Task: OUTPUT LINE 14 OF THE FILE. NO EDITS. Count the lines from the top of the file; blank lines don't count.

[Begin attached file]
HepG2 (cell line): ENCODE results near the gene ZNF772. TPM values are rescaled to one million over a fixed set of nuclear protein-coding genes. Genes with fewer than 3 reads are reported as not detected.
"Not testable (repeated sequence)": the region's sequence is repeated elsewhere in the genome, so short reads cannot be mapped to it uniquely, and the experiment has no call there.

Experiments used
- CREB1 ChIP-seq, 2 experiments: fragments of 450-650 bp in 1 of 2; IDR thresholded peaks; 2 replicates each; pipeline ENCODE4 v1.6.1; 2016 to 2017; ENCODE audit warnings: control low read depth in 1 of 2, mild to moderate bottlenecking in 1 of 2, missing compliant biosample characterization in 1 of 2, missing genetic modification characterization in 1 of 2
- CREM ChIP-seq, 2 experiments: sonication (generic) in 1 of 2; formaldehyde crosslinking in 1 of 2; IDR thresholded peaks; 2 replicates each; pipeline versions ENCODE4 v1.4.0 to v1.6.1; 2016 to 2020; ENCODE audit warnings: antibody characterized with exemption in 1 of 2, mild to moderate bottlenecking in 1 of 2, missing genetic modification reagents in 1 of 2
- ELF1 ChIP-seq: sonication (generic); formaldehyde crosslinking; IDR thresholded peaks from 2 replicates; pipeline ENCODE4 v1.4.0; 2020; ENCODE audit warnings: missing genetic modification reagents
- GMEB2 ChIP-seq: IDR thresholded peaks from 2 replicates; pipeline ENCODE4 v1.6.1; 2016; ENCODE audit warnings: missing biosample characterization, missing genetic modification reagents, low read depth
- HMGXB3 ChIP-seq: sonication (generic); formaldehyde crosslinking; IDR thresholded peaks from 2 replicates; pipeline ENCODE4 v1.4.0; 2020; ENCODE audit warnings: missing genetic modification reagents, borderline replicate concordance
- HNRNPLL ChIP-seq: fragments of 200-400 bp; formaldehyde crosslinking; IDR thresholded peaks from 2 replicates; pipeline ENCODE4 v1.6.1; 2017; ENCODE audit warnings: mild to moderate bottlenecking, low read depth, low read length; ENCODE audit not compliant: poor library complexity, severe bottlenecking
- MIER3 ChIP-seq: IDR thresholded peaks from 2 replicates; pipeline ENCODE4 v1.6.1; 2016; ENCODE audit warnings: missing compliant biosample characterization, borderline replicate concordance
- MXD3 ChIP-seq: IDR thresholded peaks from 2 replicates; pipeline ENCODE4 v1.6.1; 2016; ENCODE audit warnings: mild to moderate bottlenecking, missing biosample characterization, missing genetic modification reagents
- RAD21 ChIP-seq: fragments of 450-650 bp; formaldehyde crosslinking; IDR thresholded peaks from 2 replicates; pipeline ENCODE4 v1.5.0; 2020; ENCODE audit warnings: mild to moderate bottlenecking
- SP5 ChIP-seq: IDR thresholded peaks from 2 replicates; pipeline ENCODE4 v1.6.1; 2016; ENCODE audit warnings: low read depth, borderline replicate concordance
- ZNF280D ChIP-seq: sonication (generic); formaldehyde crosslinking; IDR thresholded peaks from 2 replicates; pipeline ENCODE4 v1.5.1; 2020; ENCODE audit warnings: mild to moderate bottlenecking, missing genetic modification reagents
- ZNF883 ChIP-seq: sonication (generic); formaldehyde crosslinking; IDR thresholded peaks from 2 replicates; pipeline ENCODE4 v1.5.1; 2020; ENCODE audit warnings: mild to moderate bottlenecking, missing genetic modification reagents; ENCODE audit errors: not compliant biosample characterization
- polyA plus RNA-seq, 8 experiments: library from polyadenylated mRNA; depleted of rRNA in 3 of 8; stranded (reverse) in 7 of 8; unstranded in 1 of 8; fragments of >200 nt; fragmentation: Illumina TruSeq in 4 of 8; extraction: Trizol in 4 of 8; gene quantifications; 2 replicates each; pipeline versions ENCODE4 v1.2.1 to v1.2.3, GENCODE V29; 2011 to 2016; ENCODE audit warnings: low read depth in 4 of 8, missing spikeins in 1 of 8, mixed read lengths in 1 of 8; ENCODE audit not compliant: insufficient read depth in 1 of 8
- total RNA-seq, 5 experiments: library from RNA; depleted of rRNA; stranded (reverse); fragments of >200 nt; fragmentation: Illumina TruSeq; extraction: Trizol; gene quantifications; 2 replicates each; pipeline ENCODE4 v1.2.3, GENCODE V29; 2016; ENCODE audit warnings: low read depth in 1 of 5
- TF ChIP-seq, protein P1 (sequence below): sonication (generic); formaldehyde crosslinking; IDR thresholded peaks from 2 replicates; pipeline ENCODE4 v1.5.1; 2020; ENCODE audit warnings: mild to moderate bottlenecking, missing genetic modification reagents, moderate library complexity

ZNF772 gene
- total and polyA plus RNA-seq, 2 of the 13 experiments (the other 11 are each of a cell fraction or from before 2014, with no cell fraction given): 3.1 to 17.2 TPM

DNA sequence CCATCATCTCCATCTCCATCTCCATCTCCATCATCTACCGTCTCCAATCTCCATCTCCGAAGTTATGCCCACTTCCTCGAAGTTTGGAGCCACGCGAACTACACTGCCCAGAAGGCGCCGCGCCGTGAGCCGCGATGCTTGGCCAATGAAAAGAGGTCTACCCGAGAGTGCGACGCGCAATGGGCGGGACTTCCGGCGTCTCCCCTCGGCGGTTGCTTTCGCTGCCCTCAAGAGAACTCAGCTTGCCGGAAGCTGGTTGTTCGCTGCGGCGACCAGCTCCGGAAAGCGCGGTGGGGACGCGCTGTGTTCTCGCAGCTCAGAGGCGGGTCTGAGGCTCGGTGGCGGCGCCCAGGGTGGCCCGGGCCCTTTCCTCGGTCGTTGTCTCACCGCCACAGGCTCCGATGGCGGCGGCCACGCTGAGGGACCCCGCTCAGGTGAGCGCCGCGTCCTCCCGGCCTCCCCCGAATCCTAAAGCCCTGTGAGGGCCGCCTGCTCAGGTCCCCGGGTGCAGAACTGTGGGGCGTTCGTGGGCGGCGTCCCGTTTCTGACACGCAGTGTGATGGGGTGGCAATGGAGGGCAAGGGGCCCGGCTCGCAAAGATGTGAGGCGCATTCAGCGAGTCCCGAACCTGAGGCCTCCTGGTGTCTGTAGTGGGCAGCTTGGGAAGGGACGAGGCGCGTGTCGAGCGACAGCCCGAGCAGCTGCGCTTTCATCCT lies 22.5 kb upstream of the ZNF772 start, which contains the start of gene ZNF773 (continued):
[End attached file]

- ZNF280D ChIP-seq: sonication (generic); formaldehyde crosslinking; IDR thresholded peaks from 2 replicates; pipeline ENCODE4 v1.5.1; 2020; ENCODE audit warnings: mild to moderate bottlenecking, missing genetic modification reagents